Snow Crystal Photo

That one actually looks like two crystals sandwiched together. (As always - click on the image for a larger file.)

Here’s another shot from tonight – the little specks all around it are the ‘dust’ I as referring to early – tiny bits of eroded snow crystals. They make the main subject look quite large – but it was well under 1/16th of an inch in size. More shots will be coming in the next few days.

Snow Crystal Photo
- Mark

Winston - Salem Journal and Chicago Tribune Reviews

December 27th, 2009

Today’s Winston-Salem Journal has a nice article about books to read on snowy days – and The Story of Snow is one of them.  You can read the whole review, Snow Days Call For Snowy Pages here –

Last week the Chicago Tribune‘s print edition featured a review of winter books for young readers by Mary Harris Russell. Christmas, Snowflake Stories Are Delightful featured only 3 books – The Christmas Magic by Lauren Thompson, What’s Coming for Christmas by Kate Banks and  The Story of Snow by yours truly.

Sorry – I don’t have a weblink for this review.

It’s snowing like mad here in Michigan. The Christmas storm of 2009 is moving along to the east, and we are falling into the northerly winds. For now it is just a dusty busted up snow with no good snow crystals so far. Once the storm passes and the gentle lake effect snow kicks in, things may get better…at least from the perspective of someone looking for snow crystals to photograph!  Best wishes to everyone who is travelling through this storm during this holiday season.

In the meantime – here’s a shot from last March:

Snow Crystal

 - Mark

Two Faces of Water

December 19th, 2009

Around midnight, a gentle snow began to fall. It continues to come down, but the air temperature is still hovering right at the freezing point. Throughout the night I’d wake up and peek out the window to see snow falling onto wet streets – it was just a bit too warm for the snow crystals to not melt when they hit the pavement.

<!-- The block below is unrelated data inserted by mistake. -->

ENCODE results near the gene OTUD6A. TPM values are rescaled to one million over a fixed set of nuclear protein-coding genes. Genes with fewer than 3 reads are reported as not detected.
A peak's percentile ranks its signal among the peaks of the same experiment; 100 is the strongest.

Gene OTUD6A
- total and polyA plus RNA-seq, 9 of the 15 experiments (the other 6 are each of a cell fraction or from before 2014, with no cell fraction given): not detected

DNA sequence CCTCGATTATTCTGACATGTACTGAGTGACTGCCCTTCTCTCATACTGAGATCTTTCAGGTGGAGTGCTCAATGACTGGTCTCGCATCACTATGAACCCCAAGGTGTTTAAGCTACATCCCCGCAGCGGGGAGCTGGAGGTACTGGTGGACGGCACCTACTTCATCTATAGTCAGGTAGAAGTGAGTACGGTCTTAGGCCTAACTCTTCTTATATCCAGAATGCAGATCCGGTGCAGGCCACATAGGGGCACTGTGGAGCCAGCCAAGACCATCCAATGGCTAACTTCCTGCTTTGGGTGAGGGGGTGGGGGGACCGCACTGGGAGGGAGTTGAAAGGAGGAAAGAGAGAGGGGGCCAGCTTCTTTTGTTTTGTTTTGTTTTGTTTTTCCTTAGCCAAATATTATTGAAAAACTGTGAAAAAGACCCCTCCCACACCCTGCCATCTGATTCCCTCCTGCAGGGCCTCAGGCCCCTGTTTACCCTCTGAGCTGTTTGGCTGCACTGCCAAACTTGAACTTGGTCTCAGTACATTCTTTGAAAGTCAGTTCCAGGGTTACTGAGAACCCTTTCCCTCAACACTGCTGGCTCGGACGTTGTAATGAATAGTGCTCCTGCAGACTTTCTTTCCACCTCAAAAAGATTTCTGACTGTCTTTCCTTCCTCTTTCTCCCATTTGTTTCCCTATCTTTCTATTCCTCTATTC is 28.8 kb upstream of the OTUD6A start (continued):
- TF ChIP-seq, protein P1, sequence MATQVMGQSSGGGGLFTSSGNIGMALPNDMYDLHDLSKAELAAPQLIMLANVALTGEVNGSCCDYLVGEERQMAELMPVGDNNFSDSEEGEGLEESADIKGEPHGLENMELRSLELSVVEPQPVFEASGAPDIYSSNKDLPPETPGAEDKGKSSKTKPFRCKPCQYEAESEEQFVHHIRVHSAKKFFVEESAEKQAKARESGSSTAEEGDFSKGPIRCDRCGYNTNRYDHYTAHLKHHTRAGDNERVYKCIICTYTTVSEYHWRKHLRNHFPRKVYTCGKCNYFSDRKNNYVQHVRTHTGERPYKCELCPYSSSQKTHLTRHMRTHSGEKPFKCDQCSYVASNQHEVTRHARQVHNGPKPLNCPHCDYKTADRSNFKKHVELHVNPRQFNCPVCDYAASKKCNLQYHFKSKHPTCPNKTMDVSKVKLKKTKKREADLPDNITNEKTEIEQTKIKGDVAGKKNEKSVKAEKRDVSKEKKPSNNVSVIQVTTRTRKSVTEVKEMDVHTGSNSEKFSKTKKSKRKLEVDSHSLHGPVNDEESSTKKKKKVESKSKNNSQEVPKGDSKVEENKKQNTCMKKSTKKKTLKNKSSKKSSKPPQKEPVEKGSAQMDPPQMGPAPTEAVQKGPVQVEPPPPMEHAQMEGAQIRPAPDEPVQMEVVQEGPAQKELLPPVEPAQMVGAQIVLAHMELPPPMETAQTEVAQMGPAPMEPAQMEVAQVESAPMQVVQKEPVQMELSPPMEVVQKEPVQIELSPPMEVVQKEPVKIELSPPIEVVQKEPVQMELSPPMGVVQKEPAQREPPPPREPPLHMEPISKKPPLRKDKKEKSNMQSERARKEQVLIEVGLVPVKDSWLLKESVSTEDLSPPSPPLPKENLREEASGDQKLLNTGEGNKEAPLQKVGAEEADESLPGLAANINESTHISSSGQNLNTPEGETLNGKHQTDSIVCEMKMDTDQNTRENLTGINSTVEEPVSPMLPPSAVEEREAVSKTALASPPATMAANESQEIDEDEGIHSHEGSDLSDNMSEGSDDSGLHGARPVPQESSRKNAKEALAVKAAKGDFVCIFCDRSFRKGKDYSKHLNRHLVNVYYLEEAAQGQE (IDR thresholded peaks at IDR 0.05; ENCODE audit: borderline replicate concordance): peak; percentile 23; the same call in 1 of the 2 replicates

Come morning, the roads were slushy and slick, but the temperature remained stubbornly warm.

You never know till you try, so I caught a few falling flakes to see if I could get their photos. They began to melt the moment they landed on the glass plate, and by the time they were positioned beneath the camera lens, they were well-nigh gone.

One shot of one departing crystal, just before it became a drop of water (click on the picture for a larger image):

Here are two faces of water - crystal and liquid forms - together in the same place, briefly. These are not the only two forms of water, of course, but it's interesting to see them juxtaposed like this.

- Mark

First Snow Crystal Photo of 2009/10

December 19th, 2009

Last week’s storm brought several inches of hard driving, wet snow to Kalamazoo. But after the blizzard passed temperatures grew more mild, and soon patches of grass began to emerge from the melting snow cover.

A slight dusting of lake effect snow a couple of days ago is all we’ve seen of the white stuff since then. I spent a few disappointing hours out in the light snow, catching only highly irregular crystals and the broken arms of dendrites.

Here’s the one and only whole crystal I managed to photograph – it’s a start!

Snow Crystal Photo
- Mark

Outstanding Science Trade Book

December 13th, 2009

Great news!

The Story of Snow has been named an Outstanding Science Trade Book for Students K-12 by the National Science Teacher's Association and Children's Book Council!

- Mark

Front page News

December 11th, 2009

The Kalamazoo Gazette ran a front page article about The Story of Snow on Wednesday, December 9.

Click here to check it out!

The weather was quite accomodating as a blizzard moved into west Michigan around the same time.

- Mark